Tributes to caring rail boss
TRIBUTES have been paid to respected city railway manager who made sure the trains ran on time for thousands of passengers – including the Queen.
Charles Milner - who was area manager at Peterborough station between 1973 and 1983 - died on May 23 from prostate cancer.
Mr Milner (87), of Bainton, had several brushes with royalty in his career. Once, he found the Queen huddled by the coal fire in his office waiting for a Royal train back to London. Prince Philip said the monarch was cold and asked if they could board an early train home.
Paying tribute to his father, Philip Milner said: “He was always meeting the Queen. He must have met her half a dozen times, as they had the royal train in those days.”
He said his father was a kind, quiet man who loved his job and commanded respect from his 600 staff.
Frank Rylott (77), from Bourne, worked with Mr Milner as an area administration officer in Peterborough. He said: “He was the most caring man I have come across. Not everyone knew it but he helped a lot of people. He never forgot anybody and remembered names and faces.”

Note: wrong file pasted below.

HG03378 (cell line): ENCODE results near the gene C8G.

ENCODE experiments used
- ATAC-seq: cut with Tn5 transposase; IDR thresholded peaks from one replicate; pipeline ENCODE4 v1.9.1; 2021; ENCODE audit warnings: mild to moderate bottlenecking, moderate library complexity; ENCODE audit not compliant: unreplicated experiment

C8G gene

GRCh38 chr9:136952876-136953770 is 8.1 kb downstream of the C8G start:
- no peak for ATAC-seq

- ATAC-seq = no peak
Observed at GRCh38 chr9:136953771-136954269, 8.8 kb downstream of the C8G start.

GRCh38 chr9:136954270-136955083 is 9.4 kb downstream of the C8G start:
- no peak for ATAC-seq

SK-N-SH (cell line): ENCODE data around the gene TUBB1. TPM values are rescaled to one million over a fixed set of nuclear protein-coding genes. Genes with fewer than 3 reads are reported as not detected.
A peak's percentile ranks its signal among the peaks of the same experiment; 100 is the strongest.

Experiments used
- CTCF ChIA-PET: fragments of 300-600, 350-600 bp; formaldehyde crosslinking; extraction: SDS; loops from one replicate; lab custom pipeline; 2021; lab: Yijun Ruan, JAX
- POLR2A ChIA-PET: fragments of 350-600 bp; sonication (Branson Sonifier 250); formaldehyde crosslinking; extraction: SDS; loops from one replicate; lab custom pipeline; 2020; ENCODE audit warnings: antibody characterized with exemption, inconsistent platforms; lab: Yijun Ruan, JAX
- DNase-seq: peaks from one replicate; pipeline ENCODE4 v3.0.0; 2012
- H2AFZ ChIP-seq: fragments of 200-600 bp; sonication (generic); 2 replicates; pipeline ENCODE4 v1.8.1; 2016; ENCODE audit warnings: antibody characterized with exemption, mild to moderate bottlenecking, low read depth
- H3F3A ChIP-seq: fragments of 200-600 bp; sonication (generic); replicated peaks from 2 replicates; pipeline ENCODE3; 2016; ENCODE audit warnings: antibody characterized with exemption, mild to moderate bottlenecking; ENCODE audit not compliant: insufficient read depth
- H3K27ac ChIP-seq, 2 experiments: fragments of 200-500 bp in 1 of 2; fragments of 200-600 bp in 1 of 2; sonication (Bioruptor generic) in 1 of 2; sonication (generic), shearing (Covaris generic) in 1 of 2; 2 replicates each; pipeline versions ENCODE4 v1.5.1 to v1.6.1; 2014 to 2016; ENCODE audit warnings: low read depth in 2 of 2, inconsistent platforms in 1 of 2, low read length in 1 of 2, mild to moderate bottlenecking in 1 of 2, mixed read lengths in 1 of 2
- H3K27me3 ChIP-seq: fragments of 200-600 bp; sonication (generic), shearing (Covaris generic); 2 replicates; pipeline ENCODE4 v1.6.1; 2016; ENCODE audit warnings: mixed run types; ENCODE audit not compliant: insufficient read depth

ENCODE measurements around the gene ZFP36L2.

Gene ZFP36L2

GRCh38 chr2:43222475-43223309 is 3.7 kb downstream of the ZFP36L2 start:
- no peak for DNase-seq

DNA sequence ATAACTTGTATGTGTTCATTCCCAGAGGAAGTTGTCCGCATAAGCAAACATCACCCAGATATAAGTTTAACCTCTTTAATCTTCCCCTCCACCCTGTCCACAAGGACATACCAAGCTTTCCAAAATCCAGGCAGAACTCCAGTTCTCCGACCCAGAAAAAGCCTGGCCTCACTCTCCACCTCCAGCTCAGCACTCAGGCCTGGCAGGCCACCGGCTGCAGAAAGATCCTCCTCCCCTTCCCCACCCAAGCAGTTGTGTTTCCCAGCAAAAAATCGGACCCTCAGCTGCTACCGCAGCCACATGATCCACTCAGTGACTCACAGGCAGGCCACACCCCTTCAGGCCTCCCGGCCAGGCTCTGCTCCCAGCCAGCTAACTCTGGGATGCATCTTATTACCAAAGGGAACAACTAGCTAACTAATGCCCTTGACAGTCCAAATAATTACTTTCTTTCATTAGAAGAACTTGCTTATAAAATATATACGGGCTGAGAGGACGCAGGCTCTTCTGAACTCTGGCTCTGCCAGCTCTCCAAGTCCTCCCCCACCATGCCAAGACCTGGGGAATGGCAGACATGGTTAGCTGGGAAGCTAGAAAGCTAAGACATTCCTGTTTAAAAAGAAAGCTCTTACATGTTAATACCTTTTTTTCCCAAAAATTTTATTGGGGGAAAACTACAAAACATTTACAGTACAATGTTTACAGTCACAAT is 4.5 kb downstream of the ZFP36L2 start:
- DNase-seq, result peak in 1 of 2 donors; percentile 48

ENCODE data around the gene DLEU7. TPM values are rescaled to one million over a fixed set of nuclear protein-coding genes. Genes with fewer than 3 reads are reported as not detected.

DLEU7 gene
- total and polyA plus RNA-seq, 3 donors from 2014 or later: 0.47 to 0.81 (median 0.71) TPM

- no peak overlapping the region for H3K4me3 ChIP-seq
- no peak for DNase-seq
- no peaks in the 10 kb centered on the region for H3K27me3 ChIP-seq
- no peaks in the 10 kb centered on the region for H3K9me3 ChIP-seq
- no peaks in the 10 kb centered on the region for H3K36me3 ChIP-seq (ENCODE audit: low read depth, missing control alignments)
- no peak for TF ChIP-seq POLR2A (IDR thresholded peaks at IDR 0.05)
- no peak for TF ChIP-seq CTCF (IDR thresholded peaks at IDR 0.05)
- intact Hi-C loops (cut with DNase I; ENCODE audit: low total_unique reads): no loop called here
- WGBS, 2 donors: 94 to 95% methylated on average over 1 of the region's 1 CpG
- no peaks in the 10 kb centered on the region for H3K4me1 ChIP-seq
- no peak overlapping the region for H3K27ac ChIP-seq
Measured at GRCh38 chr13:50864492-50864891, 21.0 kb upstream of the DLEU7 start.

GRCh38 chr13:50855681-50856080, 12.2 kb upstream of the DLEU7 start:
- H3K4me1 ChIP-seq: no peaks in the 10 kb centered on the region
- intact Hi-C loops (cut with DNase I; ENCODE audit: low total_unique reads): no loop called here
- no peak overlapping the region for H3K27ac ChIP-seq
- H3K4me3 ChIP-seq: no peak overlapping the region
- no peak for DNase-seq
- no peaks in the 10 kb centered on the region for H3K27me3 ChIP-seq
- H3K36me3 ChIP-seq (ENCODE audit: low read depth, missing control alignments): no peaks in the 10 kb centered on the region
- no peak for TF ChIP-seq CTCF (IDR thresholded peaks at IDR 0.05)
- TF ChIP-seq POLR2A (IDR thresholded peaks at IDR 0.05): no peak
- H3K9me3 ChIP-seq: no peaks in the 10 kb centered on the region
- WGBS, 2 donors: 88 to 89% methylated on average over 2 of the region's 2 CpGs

Mr Milner was born in 1923 in Middlesbrough and began his railway career as a clerk. When the Second World War broke out, he became a wireless telegraphist in the Navy, working on torpedo boats which attacked enemy convoys and ran agents to Norway and France. He received a distinguished service medal for his efforts,
When war ended in 1945, Charles married Betty and worked as a station master across Yorkshire, before arriving in Peterborough in the 1970s.
Outside work, he founded the Coastal Forces Veterans’ Association and liked to tour the country in a caravan with Betty. The couple, married for 65 years, had two grandsons, Edward and Andrew and a great-grandson Charlie.
His funeral will take place tomorrow at 2.30pm at Peterborough Crematorium. Donations can be made in lieu of flowers to Marie Curie Cancer Care, the Railway Benefit Fund, Coastal Forces Heritage Fund or Lincs and Notts Air Ambulance.
CARING: Charles Milner.